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Growing garlic

We can’t promise it’ll keep vampires away, but growing your own garlic offers your cooking a burst of flavour

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Early Greeks and Romans ate it as a cure-all. It turned up in ancient Greek temples, Egyptian pyramids, early medical texts from across the world, and even the Bible. Contemporary myths say it wards off colds, cancer, and heart conditions while legend says it will keep vampires at bay. Allium sativum or garlic is versatile and useful in many ways.

There are at least two varieties of wild garlic growing in North America, introduced from overseas and gone rogue. They are usually much smaller (and harder to find) than store-bought garlic, which is imported from Egypt or China and prized for its superior shelf life, rather than its flavour.
The most flavourful garlic is the one you grow yourself.

Varieties to Grow

Rocambole fall garlic has a spicy flavour with seven to 12 cloves per bulb, the outside skin is purple and brown.

Purple stripe fall garlic has eight to 10 cloves per bulb, an intense fiery flavour, and purple skin that sometimes carries through to the cloves.

Marbled purple strip fall garlic has five to nine cloves per bulb. It is the best for roasting because it holds its shape. This variety is spicy and sweet at the same time.

Music fall garlic is Veseys top pick for Atlantic Canada. It offers five to seven big cloves per bulb, with a bold flavour and white skin with a blush of pink.

Garlic is one of the easiest vegetables to grow. In our region, plant the individual cloves in October, forget about them for 10 months, and harvest the new bulbs in July or August.

You can plant grocery store garlic, but I suggest you be adventuresome and try the bigger and tastier garlic you can buy at local garlic farms, farmers’ markets, or seed catalogues.

Getting it in the ground

Garlic prefers loose soil with lots of compost, in a sunny spot with good drainage. Plant the cloves eight cms apart, about five to seven cms deep, with the flat, root-end down.

In our growing season, plant in the fall, about three weeks before the ground freezes. This gives the roots time to develop.

Choose the largest garlic bulbs you can find, as these will beget the same size or larger bulbs at harvest time. Ensure cloves are firm and dry. Separate the cloves carefully, keep the papery skin intact as much as possible. Broken or split cloves invite disease.

Garlic doesn’t like to compete with weeds, so cover the area with a thick mulch of loose straw or your preferred cover. This will help keep the soil moist, and offer protection over the winter. During a mild winter, you may see sprouts; if so, add more mulch.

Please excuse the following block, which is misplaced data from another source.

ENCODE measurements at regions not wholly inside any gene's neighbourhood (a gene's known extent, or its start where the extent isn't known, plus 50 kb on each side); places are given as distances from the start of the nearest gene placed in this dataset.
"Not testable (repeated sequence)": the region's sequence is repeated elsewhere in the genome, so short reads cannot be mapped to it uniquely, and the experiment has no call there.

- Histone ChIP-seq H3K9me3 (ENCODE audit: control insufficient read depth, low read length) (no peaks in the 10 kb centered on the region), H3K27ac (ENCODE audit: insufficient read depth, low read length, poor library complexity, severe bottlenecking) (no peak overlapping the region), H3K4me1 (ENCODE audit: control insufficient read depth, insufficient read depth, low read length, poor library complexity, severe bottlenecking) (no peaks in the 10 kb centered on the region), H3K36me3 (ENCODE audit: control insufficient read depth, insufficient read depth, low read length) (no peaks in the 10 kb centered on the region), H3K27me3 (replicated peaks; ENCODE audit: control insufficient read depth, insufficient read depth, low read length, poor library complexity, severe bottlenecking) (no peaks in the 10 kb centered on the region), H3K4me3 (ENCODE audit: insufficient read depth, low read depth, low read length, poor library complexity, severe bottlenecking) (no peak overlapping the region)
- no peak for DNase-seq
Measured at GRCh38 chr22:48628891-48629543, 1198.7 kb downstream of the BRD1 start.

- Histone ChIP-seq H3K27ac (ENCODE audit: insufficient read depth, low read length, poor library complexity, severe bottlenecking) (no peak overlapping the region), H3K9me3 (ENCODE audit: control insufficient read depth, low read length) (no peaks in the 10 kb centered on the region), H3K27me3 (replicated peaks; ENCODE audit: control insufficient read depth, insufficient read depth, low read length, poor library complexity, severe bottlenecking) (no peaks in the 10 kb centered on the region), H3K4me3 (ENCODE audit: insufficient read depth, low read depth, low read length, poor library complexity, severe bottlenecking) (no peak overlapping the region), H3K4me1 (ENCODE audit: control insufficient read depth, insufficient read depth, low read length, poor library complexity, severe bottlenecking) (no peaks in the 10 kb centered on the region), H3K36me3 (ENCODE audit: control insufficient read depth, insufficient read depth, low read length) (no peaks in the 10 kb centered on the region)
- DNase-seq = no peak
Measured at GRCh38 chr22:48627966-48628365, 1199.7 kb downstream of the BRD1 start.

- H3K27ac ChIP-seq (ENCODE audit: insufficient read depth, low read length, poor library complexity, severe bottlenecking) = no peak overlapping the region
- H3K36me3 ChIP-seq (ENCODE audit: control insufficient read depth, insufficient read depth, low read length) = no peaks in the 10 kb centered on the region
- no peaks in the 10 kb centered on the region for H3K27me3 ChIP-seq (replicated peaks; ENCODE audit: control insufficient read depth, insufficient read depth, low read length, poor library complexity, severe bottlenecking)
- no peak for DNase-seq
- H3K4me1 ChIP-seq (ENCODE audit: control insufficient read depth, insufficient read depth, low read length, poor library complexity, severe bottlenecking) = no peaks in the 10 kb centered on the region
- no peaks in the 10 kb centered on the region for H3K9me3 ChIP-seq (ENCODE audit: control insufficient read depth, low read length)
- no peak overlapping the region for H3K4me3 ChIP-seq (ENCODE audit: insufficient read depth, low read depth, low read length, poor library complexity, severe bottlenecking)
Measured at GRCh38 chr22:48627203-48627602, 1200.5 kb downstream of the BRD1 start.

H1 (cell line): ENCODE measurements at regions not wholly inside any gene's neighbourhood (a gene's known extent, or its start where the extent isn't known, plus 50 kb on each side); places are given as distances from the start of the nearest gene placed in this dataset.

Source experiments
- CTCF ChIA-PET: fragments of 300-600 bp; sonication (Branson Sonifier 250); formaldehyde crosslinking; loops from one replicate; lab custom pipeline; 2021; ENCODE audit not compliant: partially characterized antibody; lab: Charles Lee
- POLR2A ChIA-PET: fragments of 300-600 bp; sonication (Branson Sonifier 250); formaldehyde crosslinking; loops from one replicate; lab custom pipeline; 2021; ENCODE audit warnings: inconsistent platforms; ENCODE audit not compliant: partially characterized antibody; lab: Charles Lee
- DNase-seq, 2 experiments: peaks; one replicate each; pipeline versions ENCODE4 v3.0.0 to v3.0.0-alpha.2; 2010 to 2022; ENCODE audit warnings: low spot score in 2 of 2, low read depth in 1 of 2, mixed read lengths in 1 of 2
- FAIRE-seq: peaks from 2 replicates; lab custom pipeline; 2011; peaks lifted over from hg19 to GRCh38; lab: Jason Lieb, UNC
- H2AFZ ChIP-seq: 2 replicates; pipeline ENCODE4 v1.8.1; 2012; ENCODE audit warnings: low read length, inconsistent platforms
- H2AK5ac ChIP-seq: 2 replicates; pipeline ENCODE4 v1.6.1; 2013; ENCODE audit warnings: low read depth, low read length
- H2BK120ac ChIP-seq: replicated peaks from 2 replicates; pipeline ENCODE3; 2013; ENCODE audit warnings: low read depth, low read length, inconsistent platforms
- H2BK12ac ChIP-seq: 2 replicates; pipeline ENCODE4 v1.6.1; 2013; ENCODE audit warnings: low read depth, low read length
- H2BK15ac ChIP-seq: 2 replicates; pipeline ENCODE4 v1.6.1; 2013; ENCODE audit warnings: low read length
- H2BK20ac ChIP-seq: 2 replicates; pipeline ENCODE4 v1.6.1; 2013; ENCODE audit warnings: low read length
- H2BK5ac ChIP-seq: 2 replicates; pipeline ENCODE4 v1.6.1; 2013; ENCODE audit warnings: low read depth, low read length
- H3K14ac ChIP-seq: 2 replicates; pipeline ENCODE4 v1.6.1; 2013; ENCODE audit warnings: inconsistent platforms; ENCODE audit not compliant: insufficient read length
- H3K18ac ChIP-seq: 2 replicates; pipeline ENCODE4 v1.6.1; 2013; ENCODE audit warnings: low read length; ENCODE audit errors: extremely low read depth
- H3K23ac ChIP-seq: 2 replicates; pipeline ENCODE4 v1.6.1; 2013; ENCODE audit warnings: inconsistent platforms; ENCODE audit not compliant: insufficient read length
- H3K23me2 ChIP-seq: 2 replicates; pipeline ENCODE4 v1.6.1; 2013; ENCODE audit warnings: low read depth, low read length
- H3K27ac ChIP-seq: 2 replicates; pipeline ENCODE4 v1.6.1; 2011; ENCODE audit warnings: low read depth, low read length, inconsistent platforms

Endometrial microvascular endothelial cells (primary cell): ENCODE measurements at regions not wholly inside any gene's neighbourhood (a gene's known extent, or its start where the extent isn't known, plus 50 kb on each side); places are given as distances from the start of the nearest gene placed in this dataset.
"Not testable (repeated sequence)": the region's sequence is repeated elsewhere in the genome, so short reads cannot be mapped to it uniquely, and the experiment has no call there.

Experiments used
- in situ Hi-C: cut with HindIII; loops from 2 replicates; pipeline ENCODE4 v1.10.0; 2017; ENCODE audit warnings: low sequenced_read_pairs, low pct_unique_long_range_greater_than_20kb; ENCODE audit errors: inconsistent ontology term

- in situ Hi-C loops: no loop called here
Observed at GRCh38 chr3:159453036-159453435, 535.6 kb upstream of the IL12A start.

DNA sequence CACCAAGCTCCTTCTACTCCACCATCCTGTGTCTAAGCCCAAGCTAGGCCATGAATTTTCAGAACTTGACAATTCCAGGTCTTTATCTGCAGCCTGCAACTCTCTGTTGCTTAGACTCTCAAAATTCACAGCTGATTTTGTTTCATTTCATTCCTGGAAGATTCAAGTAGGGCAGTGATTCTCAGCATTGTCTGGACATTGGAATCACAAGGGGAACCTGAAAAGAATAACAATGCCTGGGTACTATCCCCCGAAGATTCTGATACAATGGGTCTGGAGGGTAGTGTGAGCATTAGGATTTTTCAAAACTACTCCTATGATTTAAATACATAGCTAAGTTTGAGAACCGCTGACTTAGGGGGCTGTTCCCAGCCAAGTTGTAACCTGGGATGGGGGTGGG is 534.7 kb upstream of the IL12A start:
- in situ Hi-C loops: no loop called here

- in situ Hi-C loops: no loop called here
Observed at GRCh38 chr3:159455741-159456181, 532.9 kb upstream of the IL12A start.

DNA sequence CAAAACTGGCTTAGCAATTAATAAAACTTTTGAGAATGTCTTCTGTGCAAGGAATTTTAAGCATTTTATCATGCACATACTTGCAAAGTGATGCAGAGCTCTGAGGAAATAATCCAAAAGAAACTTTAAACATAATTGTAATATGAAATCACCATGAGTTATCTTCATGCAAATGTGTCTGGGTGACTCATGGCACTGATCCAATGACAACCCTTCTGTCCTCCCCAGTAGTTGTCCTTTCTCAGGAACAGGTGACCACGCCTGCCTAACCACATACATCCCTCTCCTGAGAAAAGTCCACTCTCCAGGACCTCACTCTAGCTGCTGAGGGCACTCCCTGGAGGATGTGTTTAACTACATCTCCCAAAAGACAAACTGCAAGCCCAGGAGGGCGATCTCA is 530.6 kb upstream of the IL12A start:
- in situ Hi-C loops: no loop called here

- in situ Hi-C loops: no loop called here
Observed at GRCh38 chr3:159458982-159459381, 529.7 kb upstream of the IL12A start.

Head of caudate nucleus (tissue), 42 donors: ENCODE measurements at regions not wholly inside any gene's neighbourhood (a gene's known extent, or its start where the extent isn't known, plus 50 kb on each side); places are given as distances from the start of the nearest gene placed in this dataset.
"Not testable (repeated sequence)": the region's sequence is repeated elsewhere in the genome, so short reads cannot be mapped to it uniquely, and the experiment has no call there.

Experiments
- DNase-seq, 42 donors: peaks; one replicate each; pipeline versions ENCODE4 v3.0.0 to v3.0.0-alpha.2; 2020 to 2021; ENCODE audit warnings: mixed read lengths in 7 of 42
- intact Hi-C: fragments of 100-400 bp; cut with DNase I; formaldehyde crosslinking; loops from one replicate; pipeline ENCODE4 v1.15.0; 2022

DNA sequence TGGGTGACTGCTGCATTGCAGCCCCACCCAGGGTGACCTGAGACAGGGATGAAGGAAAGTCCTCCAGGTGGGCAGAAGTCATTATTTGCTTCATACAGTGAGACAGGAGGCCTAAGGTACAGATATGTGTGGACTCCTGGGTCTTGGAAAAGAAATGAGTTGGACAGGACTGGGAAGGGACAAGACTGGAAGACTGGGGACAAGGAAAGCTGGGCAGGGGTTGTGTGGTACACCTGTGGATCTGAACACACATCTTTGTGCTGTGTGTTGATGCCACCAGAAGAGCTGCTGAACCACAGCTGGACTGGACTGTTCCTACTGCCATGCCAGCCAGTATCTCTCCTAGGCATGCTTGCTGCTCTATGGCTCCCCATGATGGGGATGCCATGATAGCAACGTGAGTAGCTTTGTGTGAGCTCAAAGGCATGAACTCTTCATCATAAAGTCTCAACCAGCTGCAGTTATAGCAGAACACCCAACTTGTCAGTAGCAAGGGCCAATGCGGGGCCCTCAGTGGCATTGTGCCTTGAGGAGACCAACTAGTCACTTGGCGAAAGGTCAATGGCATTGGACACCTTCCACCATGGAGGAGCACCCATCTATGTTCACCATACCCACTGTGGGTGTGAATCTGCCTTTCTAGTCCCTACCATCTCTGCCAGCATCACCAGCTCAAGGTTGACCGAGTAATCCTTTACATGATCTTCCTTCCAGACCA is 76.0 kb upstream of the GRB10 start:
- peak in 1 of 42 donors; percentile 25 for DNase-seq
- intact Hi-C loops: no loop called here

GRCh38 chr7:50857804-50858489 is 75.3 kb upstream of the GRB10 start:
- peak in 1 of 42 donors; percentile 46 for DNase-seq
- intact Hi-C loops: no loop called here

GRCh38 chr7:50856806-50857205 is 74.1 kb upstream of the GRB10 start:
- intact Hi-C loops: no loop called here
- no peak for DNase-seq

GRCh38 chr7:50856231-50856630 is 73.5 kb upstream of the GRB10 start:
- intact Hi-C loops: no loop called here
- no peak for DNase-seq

Watching it grow

Come early spring, sprouts will peak out through the mulch. Remove the mulch from the plants but leave it between rows. When the stems (also called scapes) grow tall enough for the tip to begin to curl and grow little bulbils (bulb-like structures), snap the top off below the curl. This allows more energy to the growing garlic bulb. Eat the bulbils raw or use them in your favourite recipes. Store refrigerated in an airtight container.

To grow larger bulbs, add a side dressing of composted manure or blood meal in May or early June.

The payoff

Harvesting garlic in the spring (known as green garlic or baby garlic) is a growing trend. The plant is picked before the bulbs are full grown and the taste is similar to scallions and used in the same way.

The traditional harvest is in late July or August when the top 75% of the leaves turn brown, and the bulbs have a papery skin. Picked too early the skin will be thick and succulent and the bulb will not store well. Wait too long and the bulb will split. Check one or two bulbs before harvesting the whole crop.

Carefully lift the bulbs on a sunny, dry day. Place them in a single layer in a warm, dark, and dry place to cure for about two weeks. Once cured, remove the dead stalks and brush off any dirt. Store your garlic in baskets in a cool, dry place for up to six months.

If you want to braid your garlic bulbs, do it shortly after harvesting. Braiding is very difficult after the stems have totally dried. Then follow the curing process.

Keep in mind: if you’ve been raised on the supermarket garlic you will find home-grown garlic much more pungent and flavourful.

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